The Beers Criteria has been around since 1991, with the last revision in 2012.  It lists medications which should not be used or rarely used by older adults.  These are medications that are inappropriate, potentially dangerous, and can worsen serious health conditions.  The list is evidenced based. NSAIDs are on it (and have been for a long time) while opioids, except for Demerol and Darvon (no longer on the market), are not. A few other medications used for pain, such tricyclic antidepressants (TCAs) are on the list as well. 

Taken in excess, acetaminophen (Tylenol) can damage the liver, heart medications can permanently damage the heart, and blood pressure medication or any drug which causes sedation can lead to death.  

Drug Interactions

Overdose deaths involving opioids are nearly always in someone who is opioid naïve or taken in combination with other medications or alcohol. Interactions between alcohol and other medications can frequently cause problems and may even be fatal.  

If alcohol and opioids are taken together and a problem develops, why is the opioid held at fault? Medications which cause sedation are the likeliest culprits to cause a fatal interaction with opioids. Alcohol interacts with nearly all medications, some worse than others. 

Other medication interactions can increase how a drug works or decrease its effectiveness.  NSAIDs and many other non-opioid pain medications have a higher risk profile for interacting with other drugs. TCA and anti-arrhythmics have a fatal interaction potential, for example.  Pregablin (Lyrica) has 26 potential major interactions.  NSAIDs interact with several medications, including antidepressants (SSRIs) and anticoagulants.

Opioids do not by themselves cause addiction. However, some people have the potential to become addicted to them, especially if they have an addictive personality.  Many other medications can also lead to addiction, such as benzodiazepines, barbiturates, amphetamines (e.g. Adderall), and caffeine.  Alcohol and nicotine are the leading potentially addictive drugs.

Physical dependence should never be confused with addiction, as they are two separate issues.  This misunderstanding about opioids and addiction has been long standing.  Many of us who have cared for dying patients have had a family member worry about their loved one becoming addicted, even when days away from death.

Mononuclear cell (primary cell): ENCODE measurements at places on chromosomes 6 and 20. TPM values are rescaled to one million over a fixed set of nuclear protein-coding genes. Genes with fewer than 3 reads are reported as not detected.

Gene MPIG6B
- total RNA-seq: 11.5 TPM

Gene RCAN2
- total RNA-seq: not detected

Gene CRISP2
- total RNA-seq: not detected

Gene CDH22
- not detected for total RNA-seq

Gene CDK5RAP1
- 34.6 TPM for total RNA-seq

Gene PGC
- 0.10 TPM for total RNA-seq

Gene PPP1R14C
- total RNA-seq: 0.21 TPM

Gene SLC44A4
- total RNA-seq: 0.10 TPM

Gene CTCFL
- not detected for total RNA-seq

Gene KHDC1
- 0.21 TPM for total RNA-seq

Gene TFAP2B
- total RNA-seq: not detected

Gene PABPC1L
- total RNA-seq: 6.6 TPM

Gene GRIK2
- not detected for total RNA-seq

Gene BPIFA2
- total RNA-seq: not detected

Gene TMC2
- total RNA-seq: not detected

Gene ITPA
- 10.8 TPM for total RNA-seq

Opioids have a long history of relieving pain and it is untrue there is a lack of evidence concerning their use.  One of the difficult things with any medication, including opioids, is the fact that not everyone responds to them the same way or at the same dose.  For example, while some will respond to opioids for fibromyalgia or migraines, most do not.

The most insulting, cruel, demeaning and wrong thing someone can say to a person in pain is “You only think it works for you.”

There is no pain syndrome called “chronic pain.” And separating non-cancer pain from cancer-related pain is irresponsible and morally wrong. 

From the Journal of Pain Research:

"These claims are primarily philosophical, rather than medical or physiologic. As mentioned, pain mechanisms do not discriminate between cancer and noncancer pathophysiology. Patients with cancer or those without cancer have essentially identical pain-generating physiologies, and thus the same mechanisms for the development of their pain (eg, inflammatory pain in a cancer patient will be the same physiological process as in a noncancer patient). Further, cancer patients are living longer and their original pain generators become chronic pain in and of themselves, little different from patients without cancer."

So why should we have this discussion? Three reasons:

  1. It is said we should accept erroneous beliefs and statements because this is what “everyone” believes based on opioid phobia, and to not do so would make us appear stupid. But who is being stupid here?
  2. To emphasize the fact that no other medication is being restricted and villainized the way opioids are. This is based on opioid phobia, and the prejudice and bigotry shown towards people in pain.  Benefits and risks are a discussion between the patient and a knowledgeable provider, and should not be the purview of regulators, the media, politicians or opioid-phobics. 
  3. Everyone needs to be knowledgeable about the dangers associated with medications. Few providers do a good job catching potentially dangerous interactions.

The worst case scenario is that people in pain are dying and some are being arrested after being denied effective treatment in emergency rooms.

I repeat: The benefits and risks of opioids need to be left to the patient and their doctor.

Janice Reynolds is a retired nurse who specialized in pain management, oncology, and palliative care. She has lectured across the country at medical conferences on different aspects of pain and pain management, and is co-author of several articles in peer reviewed journals. 

Janice has lived with persistent post craniotomy pain since 2009.  She is active with The Pain Community and writes several blogs for them, including one on cooking with pain. 

The information in this column should not be considered as professional medical advice, diagnosis or treatment. It is for informational purposes only and represents the author’s opinions alone. It does not inherently express or reflect the views, opinions and/or positions of Pain News Network.